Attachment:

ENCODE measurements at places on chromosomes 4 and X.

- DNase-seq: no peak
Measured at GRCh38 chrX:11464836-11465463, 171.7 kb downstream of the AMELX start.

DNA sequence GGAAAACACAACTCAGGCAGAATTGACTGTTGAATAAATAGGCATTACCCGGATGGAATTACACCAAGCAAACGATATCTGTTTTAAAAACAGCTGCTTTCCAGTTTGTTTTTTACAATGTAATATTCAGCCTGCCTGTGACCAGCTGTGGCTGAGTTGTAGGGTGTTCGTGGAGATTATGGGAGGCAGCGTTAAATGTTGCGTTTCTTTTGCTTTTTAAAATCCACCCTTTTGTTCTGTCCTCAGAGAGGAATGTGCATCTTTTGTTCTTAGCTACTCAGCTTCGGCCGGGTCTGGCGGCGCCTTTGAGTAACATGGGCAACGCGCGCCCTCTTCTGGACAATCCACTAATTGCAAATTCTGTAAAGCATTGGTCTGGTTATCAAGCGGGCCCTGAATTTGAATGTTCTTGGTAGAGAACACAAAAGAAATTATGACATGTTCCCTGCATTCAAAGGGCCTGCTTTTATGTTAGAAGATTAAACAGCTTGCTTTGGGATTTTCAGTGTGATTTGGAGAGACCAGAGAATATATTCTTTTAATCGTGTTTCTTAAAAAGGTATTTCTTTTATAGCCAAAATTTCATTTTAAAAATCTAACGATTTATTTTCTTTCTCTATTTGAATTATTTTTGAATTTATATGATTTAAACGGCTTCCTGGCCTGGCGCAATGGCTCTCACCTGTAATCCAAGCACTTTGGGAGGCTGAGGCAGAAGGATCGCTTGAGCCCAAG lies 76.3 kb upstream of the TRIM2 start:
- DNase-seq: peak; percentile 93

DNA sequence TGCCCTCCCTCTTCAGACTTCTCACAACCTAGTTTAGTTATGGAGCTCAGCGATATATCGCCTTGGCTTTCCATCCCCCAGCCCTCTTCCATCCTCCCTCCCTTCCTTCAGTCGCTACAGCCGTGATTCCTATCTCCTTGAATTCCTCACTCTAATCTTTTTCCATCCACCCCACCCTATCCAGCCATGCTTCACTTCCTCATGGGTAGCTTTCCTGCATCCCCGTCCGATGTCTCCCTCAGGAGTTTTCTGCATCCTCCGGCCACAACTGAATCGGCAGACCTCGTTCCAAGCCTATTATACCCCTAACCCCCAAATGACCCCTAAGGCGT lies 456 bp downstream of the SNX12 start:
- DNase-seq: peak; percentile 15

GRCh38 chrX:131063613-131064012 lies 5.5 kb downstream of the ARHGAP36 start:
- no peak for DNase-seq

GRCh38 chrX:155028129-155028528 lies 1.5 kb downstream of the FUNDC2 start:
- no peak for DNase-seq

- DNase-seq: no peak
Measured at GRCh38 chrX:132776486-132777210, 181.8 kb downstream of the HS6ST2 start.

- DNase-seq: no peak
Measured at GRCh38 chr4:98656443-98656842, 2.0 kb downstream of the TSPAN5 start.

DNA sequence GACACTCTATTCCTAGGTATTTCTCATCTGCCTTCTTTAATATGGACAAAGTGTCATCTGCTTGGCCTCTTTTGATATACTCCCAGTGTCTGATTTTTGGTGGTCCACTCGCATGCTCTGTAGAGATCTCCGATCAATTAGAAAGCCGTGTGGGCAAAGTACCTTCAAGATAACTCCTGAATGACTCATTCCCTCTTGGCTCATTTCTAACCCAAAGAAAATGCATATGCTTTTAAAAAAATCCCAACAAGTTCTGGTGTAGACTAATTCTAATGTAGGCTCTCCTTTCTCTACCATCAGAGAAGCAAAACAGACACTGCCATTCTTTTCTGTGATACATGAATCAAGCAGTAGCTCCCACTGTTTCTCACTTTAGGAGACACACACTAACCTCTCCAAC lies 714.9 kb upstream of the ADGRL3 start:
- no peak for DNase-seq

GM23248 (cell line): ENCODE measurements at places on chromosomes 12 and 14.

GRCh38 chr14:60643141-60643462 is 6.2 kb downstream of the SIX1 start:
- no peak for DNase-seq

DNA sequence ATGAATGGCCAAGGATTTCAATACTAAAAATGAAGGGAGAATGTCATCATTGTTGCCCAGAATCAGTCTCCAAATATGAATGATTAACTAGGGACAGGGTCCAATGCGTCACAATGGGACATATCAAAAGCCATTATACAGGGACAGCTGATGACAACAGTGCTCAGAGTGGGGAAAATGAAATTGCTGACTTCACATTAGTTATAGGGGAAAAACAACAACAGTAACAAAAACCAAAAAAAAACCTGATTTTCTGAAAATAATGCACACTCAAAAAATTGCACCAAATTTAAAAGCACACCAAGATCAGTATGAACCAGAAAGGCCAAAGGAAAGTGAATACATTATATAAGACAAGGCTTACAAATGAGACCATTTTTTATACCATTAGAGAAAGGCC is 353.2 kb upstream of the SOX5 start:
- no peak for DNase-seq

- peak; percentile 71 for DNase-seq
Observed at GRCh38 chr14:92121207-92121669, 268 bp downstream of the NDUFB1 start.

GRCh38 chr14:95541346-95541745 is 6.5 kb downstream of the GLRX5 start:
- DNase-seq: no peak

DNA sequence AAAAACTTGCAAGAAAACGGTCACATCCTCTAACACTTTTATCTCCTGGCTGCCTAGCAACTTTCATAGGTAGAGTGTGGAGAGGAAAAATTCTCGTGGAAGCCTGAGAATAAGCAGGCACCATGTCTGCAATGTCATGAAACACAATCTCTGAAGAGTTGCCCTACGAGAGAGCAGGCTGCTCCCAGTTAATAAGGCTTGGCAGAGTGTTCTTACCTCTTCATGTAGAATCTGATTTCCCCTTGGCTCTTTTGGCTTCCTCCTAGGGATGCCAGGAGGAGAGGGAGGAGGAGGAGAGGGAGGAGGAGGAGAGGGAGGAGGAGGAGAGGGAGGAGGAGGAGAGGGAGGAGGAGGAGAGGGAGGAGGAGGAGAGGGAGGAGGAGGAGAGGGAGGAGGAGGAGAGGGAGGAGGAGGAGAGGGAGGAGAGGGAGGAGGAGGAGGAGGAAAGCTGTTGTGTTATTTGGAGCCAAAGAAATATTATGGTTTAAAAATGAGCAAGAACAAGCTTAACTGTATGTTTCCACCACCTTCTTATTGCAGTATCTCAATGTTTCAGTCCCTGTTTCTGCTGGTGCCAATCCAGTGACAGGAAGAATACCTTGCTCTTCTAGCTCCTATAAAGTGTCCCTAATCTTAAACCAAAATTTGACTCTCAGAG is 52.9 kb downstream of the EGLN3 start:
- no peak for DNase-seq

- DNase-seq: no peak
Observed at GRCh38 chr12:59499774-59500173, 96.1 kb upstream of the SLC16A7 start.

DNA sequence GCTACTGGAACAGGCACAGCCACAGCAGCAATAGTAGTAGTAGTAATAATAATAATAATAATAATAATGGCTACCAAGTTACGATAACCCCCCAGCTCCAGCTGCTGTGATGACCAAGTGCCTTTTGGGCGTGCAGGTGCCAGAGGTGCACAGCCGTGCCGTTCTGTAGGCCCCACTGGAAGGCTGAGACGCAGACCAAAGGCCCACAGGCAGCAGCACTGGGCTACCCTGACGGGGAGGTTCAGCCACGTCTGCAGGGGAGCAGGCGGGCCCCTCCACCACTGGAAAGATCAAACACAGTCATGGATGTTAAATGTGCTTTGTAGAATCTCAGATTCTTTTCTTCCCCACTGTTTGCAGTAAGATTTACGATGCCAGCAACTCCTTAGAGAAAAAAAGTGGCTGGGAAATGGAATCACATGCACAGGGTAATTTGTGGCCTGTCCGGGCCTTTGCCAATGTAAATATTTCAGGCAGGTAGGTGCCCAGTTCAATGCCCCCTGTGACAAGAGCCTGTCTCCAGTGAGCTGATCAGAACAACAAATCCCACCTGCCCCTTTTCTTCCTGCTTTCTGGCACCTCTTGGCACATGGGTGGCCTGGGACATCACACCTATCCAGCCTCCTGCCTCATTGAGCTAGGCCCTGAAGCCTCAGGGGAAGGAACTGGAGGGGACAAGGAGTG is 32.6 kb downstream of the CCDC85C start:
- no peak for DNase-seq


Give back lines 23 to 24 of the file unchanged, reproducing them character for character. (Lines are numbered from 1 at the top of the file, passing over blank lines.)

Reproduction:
- peak; percentile 71 for DNase-seq
Observed at GRCh38 chr14:92121207-92121669, 268 bp downstream of the NDUFB1 start.